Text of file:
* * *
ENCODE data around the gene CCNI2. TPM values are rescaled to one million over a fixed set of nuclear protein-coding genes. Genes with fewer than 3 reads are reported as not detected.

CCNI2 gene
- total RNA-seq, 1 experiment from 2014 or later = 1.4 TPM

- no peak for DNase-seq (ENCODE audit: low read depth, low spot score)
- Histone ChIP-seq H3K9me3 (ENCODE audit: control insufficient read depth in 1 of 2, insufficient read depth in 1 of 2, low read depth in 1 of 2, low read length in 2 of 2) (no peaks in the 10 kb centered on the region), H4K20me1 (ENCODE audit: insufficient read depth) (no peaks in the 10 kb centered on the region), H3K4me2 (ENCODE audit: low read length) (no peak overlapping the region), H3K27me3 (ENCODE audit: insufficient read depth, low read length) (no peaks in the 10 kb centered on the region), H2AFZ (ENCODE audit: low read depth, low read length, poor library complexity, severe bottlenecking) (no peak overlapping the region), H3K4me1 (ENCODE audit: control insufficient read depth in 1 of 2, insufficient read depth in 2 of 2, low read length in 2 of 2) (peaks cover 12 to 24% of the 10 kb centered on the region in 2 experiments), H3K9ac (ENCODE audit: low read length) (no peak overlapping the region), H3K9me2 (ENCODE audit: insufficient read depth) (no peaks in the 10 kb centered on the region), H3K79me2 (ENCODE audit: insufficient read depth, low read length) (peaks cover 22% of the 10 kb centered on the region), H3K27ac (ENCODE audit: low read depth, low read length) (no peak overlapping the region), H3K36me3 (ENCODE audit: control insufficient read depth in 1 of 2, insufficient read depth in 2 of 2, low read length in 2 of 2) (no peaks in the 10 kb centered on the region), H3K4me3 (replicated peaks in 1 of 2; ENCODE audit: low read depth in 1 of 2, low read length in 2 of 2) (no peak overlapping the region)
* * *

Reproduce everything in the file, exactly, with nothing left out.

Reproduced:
ENCODE data around the gene CCNI2. TPM values are rescaled to one million over a fixed set of nuclear protein-coding genes. Genes with fewer than 3 reads are reported as not detected.

CCNI2 gene
- total RNA-seq, 1 experiment from 2014 or later = 1.4 TPM

- no peak for DNase-seq (ENCODE audit: low read depth, low spot score)
- Histone ChIP-seq H3K9me3 (ENCODE audit: control insufficient read depth in 1 of 2, insufficient read depth in 1 of 2, low read depth in 1 of 2, low read length in 2 of 2) (no peaks in the 10 kb centered on the region), H4K20me1 (ENCODE audit: insufficient read depth) (no peaks in the 10 kb centered on the region), H3K4me2 (ENCODE audit: low read length) (no peak overlapping the region), H3K27me3 (ENCODE audit: insufficient read depth, low read length) (no peaks in the 10 kb centered on the region), H2AFZ (ENCODE audit: low read depth, low read length, poor library complexity, severe bottlenecking) (no peak overlapping the region), H3K4me1 (ENCODE audit: control insufficient read depth in 1 of 2, insufficient read depth in 2 of 2, low read length in 2 of 2) (peaks cover 12 to 24% of the 10 kb centered on the region in 2 experiments), H3K9ac (ENCODE audit: low read length) (no peak overlapping the region), H3K9me2 (ENCODE audit: insufficient read depth) (no peaks in the 10 kb centered on the region), H3K79me2 (ENCODE audit: insufficient read depth, low read length) (peaks cover 22% of the 10 kb centered on the region), H3K27ac (ENCODE audit: low read depth, low read length) (no peak overlapping the region), H3K36me3 (ENCODE audit: control insufficient read depth in 1 of 2, insufficient read depth in 2 of 2, low read length in 2 of 2) (no peaks in the 10 kb centered on the region), H3K4me3 (replicated peaks in 1 of 2; ENCODE audit: low read depth in 1 of 2, low read length in 2 of 2) (no peak overlapping the region)